"Something is Missing" in Campaign Coverage, Asserts Veteran Statesman Lee Hamilton '52
August 17, 2008
August 17, 2008, Greencastle, Ind. - "Every presidential election year, I'm struck by a basic imbalance in media coverage," writes Lee H. Hamilton, retired United States Congressman and 1952 graduate of DePauw University, in a newspaper op-ed. "A great deal of time, space and attention go to what we can expect from the candidates -- on their policy stances, their strengths and weaknesses, their frame of mind at any given moment." While that is "understandable," notes the Democrat, "something is missing. This kind of wall-to-wall coverage sends a message that the candidates and their personal qualities are all that matter to our government, which isn't true."
Continues Hamilton, who co-chaired the 9/11 Commission and Iraq Study Group: "There's another half of the equation: the American people. Far too little gets written or broadcast about our role in making this democracy work. We ask the candidates whether they're prepared for their responsibilities. We need to ask the same thing of the American people. Because we have the oldest enduring republic and an ever-robust public discourse, it's easy to forget that our system needs constant tending by the people most invested in its success -- Americans in general. It depends on broad participation in the political process -- participation that goes well beyond simply voting. It depends on an active belief in accommodation and compromise, not the winner-take-all single-mindedness that has come to characterize political culture of late. And perhaps above all else, it depends on a widespread understanding that our system of government gives us all an opportunity to achieve what we want by following paths defined and limited by our Constitution; it does not guarantee that we'll get what we want."
In a nation which is increasingly diverse in many ways, including thought, Hamilton says many Americans must realize that "just because Congress and the president don't produce exactly what we want when we think it's needed does not mean the system is broken, dysfunctional or even unrepresentative. To some extent, a more thorough civic education would be helpful here, both in school and afterward. Many Americans' knowledge of basic concepts -- the need for a balance of powers at the federal level, or the crucial role compromise plays in making the system work -- is weaker than it ought to be." (at left: Hamilton with DePauw student journalists)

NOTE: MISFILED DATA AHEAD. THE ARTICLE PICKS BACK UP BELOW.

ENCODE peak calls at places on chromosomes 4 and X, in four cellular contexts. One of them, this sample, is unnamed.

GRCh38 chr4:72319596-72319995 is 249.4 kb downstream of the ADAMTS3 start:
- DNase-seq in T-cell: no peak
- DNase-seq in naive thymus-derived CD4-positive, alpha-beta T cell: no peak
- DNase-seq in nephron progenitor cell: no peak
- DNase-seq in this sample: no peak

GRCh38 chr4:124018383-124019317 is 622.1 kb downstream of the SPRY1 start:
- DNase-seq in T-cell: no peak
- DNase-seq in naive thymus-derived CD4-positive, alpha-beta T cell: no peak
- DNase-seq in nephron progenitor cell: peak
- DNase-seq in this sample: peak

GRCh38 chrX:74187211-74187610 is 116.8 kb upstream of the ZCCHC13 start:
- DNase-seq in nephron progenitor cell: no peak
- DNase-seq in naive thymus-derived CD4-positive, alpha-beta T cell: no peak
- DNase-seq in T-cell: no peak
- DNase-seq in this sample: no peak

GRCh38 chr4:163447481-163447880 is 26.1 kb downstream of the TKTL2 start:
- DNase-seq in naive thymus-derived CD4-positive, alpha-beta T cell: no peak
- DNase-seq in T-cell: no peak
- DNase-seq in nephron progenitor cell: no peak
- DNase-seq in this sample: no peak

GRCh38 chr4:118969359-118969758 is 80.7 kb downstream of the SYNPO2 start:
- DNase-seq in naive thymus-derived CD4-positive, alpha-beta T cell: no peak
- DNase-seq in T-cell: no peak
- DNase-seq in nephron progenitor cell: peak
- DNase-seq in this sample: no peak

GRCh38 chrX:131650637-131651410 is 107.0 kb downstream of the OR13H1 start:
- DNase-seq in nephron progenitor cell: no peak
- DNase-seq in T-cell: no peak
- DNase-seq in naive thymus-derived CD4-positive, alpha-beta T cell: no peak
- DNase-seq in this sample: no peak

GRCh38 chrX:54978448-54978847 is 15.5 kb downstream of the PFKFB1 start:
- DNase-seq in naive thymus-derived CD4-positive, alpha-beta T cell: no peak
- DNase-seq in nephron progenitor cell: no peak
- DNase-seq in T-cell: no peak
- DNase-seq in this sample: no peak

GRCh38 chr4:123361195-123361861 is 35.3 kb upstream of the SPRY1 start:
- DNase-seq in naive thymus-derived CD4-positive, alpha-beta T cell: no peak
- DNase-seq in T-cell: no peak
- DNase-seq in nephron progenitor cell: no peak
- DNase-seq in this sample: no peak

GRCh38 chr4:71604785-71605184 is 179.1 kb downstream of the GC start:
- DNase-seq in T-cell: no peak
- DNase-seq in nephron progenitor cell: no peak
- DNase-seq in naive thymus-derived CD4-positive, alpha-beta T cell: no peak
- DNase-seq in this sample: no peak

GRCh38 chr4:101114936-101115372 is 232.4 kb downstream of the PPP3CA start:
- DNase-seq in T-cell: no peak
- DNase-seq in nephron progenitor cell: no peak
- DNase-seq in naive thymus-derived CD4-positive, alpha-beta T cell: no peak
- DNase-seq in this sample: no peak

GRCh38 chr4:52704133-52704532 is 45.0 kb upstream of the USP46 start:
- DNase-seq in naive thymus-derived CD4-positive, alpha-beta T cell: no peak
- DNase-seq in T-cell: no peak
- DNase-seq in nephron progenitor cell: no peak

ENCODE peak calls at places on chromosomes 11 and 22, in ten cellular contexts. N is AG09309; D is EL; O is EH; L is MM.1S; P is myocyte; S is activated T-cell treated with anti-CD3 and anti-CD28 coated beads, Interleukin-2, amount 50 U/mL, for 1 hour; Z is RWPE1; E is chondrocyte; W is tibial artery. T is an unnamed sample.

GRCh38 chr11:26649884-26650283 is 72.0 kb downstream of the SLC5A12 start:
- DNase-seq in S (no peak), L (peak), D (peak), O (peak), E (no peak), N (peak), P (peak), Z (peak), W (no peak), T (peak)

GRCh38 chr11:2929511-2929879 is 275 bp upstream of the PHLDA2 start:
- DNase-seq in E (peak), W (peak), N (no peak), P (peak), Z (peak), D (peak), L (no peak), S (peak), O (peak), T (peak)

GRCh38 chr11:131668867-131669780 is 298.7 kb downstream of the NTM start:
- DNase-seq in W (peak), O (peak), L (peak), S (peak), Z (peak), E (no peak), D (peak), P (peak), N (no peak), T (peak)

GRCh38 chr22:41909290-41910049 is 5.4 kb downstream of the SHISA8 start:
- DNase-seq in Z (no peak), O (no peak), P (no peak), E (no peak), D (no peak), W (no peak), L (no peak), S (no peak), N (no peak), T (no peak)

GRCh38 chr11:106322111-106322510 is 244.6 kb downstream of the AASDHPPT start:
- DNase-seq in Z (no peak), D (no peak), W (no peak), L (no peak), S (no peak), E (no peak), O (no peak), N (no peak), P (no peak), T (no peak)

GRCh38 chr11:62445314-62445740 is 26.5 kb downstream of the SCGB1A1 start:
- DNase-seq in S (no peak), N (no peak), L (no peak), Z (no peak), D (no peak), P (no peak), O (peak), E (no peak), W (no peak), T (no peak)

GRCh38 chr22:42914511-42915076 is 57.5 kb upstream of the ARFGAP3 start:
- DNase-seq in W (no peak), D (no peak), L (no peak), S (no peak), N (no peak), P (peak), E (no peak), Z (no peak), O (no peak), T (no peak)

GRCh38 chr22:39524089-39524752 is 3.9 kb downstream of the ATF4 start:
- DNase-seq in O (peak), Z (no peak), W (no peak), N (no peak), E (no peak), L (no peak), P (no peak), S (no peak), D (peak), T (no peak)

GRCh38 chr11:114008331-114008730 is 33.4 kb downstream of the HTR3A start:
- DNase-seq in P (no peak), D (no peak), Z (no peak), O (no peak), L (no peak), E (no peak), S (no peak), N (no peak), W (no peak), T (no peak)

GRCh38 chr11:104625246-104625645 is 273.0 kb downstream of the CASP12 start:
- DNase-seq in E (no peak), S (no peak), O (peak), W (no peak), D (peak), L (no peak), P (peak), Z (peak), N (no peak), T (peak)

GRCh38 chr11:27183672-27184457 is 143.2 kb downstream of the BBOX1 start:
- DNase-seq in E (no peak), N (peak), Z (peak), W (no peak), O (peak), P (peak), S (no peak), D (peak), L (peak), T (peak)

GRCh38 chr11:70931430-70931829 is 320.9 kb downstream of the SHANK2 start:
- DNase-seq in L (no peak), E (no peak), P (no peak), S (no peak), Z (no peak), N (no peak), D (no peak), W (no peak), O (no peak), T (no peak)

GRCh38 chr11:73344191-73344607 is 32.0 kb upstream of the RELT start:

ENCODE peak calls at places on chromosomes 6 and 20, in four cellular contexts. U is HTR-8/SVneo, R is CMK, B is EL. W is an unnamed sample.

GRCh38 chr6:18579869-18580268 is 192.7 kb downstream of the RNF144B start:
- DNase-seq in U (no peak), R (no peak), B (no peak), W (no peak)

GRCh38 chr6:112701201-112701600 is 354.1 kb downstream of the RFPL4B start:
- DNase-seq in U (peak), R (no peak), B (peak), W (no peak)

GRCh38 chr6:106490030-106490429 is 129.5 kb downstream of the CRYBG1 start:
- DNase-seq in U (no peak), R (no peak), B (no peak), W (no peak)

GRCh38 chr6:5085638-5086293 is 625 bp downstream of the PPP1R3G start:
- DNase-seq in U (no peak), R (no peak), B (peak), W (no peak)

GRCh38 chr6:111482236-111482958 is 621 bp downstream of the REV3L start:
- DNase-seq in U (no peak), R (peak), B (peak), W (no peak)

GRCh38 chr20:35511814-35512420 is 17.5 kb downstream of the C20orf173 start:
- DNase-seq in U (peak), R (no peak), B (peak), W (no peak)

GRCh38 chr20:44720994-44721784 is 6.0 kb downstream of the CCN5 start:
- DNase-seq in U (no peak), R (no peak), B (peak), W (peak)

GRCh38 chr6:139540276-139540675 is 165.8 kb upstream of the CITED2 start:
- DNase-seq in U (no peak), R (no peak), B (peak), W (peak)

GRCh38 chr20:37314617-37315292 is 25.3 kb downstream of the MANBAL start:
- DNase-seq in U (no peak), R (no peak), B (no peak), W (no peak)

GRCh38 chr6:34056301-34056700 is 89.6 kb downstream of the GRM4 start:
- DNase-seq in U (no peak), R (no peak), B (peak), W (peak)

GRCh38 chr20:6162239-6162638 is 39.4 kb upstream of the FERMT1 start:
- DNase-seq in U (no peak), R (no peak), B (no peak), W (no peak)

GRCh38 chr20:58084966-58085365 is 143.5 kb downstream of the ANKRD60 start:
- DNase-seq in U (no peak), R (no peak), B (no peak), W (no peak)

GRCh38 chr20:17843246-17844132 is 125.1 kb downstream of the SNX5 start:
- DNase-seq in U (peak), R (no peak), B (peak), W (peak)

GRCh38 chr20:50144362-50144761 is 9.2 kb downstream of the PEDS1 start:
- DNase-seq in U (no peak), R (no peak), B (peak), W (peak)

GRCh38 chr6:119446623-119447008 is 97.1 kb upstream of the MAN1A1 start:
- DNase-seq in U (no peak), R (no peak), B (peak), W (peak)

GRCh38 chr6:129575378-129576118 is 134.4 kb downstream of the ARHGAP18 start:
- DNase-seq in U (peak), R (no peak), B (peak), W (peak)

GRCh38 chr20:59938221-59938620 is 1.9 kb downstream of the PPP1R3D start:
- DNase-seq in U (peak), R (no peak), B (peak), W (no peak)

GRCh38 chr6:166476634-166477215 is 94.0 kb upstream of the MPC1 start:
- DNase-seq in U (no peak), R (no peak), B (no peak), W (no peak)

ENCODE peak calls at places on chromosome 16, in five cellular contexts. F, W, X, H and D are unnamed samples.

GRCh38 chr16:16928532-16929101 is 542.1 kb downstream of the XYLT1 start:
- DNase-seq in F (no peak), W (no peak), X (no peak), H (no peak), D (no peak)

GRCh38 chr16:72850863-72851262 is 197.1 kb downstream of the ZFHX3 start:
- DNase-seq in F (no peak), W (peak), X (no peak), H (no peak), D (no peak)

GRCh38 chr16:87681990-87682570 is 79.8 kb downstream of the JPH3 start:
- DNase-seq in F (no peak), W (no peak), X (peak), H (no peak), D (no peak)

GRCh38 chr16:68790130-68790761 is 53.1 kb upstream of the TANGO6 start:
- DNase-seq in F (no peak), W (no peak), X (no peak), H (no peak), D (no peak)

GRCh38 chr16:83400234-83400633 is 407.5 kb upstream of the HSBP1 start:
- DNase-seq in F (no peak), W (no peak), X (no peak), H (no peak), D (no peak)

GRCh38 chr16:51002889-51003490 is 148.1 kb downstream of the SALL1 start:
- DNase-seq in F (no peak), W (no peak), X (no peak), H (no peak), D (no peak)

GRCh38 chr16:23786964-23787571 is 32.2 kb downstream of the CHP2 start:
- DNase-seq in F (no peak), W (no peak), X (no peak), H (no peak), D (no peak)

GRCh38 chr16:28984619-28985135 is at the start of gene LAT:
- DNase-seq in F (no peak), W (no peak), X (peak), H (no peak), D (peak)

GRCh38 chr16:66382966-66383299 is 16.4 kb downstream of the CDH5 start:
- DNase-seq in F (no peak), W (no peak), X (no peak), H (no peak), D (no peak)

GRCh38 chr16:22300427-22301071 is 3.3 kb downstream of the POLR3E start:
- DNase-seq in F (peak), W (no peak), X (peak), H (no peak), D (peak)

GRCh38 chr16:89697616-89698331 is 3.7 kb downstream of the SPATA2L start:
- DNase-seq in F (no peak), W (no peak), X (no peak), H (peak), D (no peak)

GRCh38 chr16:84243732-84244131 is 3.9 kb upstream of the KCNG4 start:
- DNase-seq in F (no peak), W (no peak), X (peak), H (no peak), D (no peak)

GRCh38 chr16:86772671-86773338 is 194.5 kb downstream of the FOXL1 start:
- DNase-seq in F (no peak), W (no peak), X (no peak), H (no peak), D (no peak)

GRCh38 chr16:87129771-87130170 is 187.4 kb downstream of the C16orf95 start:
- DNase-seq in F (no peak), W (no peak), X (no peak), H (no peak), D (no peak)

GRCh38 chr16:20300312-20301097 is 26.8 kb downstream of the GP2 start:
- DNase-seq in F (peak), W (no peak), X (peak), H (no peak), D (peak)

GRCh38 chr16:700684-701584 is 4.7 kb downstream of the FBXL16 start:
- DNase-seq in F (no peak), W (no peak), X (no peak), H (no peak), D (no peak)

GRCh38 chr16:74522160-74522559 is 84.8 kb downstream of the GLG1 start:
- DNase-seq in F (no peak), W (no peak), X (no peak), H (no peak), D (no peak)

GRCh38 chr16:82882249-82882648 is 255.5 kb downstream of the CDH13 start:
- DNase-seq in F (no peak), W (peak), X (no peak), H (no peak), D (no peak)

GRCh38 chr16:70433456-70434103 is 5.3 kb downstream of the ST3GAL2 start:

The man who served 34 years in the U.S. House of Representatives observes, "One thing that strikes me often as I meet with people around the country is that as unhappy as people get with the president or Congress or the Supreme Court, they don't stand up and say, 'I don't support the Constitution.' There is an inbred respect for our constitutional structure. The challenge for ordinary citizens is to make it work."
Hamilton -- who will return to the Greencastle campus next month for DePauw Discourse 2008 -- asserts, "This is a challenge for every generation. Our system does not function on automatic pilot. Just because it has worked in the past does not mean we will have a free and successful country in the future. To achieve this, we need a citizenry that not only participates actively, but also expects and encourages each of its members to do so. We need debate, deliberation, accommodation, a healthy system of checks and balances, thoroughgoing representation of all voices in the halls of power, and an electorate willing to hold those in power to account when they stray from these basic constitutional principles." He concludes, "There is no replacement in our system for accepting the responsibility that comes with being an American to help make our system work. It requires skill, patience and above all an appreciation for the gift given us by our predecessors and a determination not to squander its legacy."
The complete essay can be found at the Web site of Indiana's Evansville Courier & Press.
Lee Hamilton is president of the Woodrow Wilson International Center for Scholars and isserving on Sen. Barack Obama's working group on national security. Newsweek has called Hamilton "Mr. Integrity," while the New York Times' David Brooks opined, "The country is hungering for leaders like him: open-minded, unassuming centrists who are interested in government more than politics." Hamilton was named one of "America's Best Leaders" for 2007 by U.S. News & World Report.
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